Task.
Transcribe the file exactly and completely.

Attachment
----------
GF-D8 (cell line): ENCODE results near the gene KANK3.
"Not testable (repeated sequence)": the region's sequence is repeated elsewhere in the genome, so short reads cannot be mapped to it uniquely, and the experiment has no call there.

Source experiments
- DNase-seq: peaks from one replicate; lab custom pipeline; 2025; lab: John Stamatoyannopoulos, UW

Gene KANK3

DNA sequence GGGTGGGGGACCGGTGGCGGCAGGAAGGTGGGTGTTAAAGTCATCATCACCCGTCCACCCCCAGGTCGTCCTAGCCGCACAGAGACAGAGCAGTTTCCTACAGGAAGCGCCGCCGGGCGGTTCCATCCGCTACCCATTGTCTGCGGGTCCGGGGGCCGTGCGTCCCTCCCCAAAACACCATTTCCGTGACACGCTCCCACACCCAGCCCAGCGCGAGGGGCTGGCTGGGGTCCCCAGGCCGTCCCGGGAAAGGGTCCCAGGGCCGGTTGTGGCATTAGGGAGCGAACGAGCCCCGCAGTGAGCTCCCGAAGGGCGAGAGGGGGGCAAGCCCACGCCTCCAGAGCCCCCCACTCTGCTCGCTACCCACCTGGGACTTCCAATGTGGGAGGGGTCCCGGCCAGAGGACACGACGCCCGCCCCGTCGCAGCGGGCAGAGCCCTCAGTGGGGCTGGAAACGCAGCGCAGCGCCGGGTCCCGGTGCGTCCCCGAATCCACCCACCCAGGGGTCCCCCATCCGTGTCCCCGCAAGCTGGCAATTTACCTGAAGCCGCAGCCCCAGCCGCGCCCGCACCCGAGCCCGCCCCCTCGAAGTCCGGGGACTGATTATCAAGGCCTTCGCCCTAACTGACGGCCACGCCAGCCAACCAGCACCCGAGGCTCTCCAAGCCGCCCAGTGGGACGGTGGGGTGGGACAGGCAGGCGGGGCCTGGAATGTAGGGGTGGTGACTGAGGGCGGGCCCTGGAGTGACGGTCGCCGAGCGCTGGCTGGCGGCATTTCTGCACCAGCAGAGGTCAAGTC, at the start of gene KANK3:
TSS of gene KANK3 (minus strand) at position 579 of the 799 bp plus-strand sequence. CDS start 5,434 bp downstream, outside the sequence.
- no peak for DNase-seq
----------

GF-D8 (cell line): ENCODE results near the gene KANK3.
"Not testable (repeated sequence)": the region's sequence is repeated elsewhere in the genome, so short reads cannot be mapped to it uniquely, and the experiment has no call there.

Source experiments
- DNase-seq: peaks from one replicate; lab custom pipeline; 2025; lab: John Stamatoyannopoulos, UW

Gene KANK3

DNA sequence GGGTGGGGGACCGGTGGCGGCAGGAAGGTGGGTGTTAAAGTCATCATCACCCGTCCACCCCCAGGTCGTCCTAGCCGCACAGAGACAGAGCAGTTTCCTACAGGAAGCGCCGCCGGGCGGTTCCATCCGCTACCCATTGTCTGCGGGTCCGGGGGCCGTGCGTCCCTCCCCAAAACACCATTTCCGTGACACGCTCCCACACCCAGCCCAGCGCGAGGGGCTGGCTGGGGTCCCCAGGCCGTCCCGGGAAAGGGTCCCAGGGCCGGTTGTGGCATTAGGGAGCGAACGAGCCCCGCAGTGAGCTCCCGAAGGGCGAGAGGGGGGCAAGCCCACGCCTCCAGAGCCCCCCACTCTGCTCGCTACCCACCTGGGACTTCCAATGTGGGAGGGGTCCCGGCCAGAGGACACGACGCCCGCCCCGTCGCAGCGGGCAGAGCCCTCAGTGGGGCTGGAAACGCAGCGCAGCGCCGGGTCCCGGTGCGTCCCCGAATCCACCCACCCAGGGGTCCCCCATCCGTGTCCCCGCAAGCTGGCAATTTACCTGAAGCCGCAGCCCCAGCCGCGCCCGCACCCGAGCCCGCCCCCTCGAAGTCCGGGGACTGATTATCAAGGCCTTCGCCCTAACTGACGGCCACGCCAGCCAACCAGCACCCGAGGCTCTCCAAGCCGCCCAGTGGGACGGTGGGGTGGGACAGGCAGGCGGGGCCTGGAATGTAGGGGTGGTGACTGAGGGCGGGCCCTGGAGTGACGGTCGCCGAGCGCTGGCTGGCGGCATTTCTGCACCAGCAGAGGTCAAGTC, at the start of gene KANK3:
TSS of gene KANK3 (minus strand) at position 579 of the 799 bp plus-strand sequence. CDS start 5,434 bp downstream, outside the sequence.
- no peak for DNase-seq